SportsNCAA Tournament


Reported COVID-19 death of fan who attended NCAA tourney in Indy prompts health dept. probe

NCAA Morehead St West Virginia Basketball
Posted at 7:46 PM, Apr 03, 2021
and last updated 2021-04-05 21:35:32-04

Health officials in Indiana say they are investigating whether anyone was exposed to COVID-19 by Alabama residents following Friday night’s reported death of a Crimson Tide fan who was in Indianapolis for the NCAA Tournament last weekend.

Marion County officials say in a statement provided to the NCAA they are investigating possible exposure based on an Alabama newspaper report that cited multiple sources it didn't identify in reporting 23-year-old Alabama student Luke Ratliff died of complications related to COVID-19.

Bryan Ratliff tells The Tuscaloosa News his son died after a brief illness. The elder Ratliff could not immediately be reached for comment Saturday by The Associated Press.

The younger Ratliff was hospitalized shortly after returning to Tuscaloosa on March 29, one day after attending Alabama’s game against UCLA at Hinkle Fieldhouse in Indianapolis, the News reported.

The Marion County Health Department released the following statement to WRTV Saturday evening:

"Based on a recent news story, the Marion County Public Health Department and the Indiana State Department of Health are contacting the Alabama Department of Public Health to determine if anyone in Indianapolis may have been exposed to COVID-19 by any Alabama resident who visited Indianapolis in recent days. We are conducting an investigation following the county and state's standard contact tracing procedures. We continue to encourage residents and visitors to practice the simple and important habits that keep us all safe: wearing a mask, washing hands, and social distancing."

WRTV has also reached out to the NCAA, but we are still waiting to hear back.

Last month, Dr. Virginia Caine spoke to the safety of fans and players during the tournament.

“If you're a spectator in our seats, we will know who you are. I will know what spectator is sitting in what seat. I will know what hotel you're staying at, if you're staying at a hotel, I'll have an address. I will be able to quickly and very robustly be able to identify anyone who turns out to be positive in our community and we can do our investigative evaluation, recommendations, and testing very rapidly," Dr. Caine said in a media call on March 11th.

"I think it's gone fairly well we can't get into specifics with events or patient identifiers, but I can say we had a good working relationship with NCAA and I think we've had a good process in place with the Marion County health department,” Shandy Dearth with the IUPUI’Director of Undergraduate of Epidemiology Program at the Richard M. Fairbanks School of Public Health. She is also the head of the contact tracing program for Marion County and the City of Indianapolis.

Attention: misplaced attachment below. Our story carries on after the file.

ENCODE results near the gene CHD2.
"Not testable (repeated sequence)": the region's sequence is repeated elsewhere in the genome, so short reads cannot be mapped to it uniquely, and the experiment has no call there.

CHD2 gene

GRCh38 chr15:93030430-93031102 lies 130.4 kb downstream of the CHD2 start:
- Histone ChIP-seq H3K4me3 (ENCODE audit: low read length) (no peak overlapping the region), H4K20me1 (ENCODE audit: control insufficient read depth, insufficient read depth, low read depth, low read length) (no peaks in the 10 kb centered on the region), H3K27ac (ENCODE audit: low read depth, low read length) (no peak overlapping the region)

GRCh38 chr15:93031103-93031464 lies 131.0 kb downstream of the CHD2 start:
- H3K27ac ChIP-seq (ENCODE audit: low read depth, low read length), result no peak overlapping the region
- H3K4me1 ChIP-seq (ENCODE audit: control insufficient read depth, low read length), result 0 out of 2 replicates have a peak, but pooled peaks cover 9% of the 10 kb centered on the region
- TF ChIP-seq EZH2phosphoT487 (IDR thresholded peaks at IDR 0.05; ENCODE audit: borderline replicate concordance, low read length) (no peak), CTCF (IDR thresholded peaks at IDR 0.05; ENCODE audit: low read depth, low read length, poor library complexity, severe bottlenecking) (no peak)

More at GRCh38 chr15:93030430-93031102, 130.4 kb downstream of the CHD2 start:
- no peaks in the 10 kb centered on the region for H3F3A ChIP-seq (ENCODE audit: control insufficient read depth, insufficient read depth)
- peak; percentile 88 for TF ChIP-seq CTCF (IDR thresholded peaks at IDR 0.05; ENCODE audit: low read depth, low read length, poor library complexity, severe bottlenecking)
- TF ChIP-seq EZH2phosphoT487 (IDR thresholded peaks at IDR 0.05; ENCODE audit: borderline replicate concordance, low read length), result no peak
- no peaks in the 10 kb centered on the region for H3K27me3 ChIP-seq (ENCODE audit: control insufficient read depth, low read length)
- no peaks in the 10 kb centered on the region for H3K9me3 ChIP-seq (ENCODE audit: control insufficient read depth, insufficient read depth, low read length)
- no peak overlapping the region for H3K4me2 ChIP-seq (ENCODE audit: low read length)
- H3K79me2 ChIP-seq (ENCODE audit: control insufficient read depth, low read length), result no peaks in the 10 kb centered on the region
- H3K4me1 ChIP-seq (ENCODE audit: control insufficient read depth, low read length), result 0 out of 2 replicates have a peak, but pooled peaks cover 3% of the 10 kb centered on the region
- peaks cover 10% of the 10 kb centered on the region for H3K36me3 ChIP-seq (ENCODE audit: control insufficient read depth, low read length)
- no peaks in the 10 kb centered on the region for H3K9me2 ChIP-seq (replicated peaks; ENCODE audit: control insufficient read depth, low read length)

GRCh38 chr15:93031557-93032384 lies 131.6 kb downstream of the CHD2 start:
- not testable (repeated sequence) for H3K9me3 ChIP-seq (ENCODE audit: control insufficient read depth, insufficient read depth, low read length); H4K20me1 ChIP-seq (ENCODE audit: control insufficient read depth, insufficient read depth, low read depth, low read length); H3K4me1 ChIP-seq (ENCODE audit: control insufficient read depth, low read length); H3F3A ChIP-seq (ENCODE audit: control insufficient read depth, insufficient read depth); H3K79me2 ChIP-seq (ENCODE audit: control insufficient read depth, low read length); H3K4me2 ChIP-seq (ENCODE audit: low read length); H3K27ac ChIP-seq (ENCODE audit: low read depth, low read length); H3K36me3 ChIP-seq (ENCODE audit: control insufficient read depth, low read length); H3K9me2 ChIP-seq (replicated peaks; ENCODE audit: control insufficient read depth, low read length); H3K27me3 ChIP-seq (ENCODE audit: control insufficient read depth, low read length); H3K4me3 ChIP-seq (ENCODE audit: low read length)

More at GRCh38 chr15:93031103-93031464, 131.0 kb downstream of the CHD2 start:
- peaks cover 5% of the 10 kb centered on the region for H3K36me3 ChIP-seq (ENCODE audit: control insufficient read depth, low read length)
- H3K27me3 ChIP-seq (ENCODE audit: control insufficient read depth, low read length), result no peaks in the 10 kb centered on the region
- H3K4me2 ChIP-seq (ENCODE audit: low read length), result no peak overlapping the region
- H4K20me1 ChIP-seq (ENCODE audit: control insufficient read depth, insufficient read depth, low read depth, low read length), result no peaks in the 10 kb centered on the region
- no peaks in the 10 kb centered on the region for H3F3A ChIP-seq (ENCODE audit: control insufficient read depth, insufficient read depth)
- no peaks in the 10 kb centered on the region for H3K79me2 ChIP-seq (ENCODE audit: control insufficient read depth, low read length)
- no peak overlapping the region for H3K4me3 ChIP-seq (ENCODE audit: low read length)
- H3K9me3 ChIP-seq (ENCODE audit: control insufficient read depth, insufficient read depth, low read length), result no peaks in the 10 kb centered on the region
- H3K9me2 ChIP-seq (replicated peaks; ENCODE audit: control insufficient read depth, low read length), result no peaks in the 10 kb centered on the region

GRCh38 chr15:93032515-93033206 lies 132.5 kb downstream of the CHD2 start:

On Monday, WRTV reached out to the county health department with several questions about contact tracing and the NCAA Tournament. Several of the questions were left unanswered, including anything more about Ratliff, and as well as how many investigations and positive cases of fans stemmed from the NCAA Tournament due to privacy concerns.

“We identified our college and university team to kind of be a lead on NCAA work for the tournament because that's the same age crowd we would have in town for this,” Dearth said.

She added the dedicated team consists of 17 tracers and three supervisors. Another 150 tracers are on standby, but when contact tracing crosses state lines-- "There's no set time frame. Every state follows a different protocol and has different resources available,” Dearth said.

Fellow public health expert Thomas Duszynski said contact tracing is an involved process, but he feels most health departments understand the importance of working together.

“Contact tracing is most effective at the beginning and at the end of infectious disease events, Duszynski said.

WRTV Reporter Nikki DeMentri asked: “Are we at the end?" Duszynski responded: “I don't think we're quite at the end yet…But these are the steps that we need to take to get to the end faster.”

Both experts said Monday contact tracing is not going away any time soon.

“We’ve actually trained all of our contact tracers across the board that if they take in any calls or as they do any contact tracing that they go ahead and specifically ask if they’ve been in town for any activities because we know you can develop symptoms up to 14 days after exposure,” Dearth said.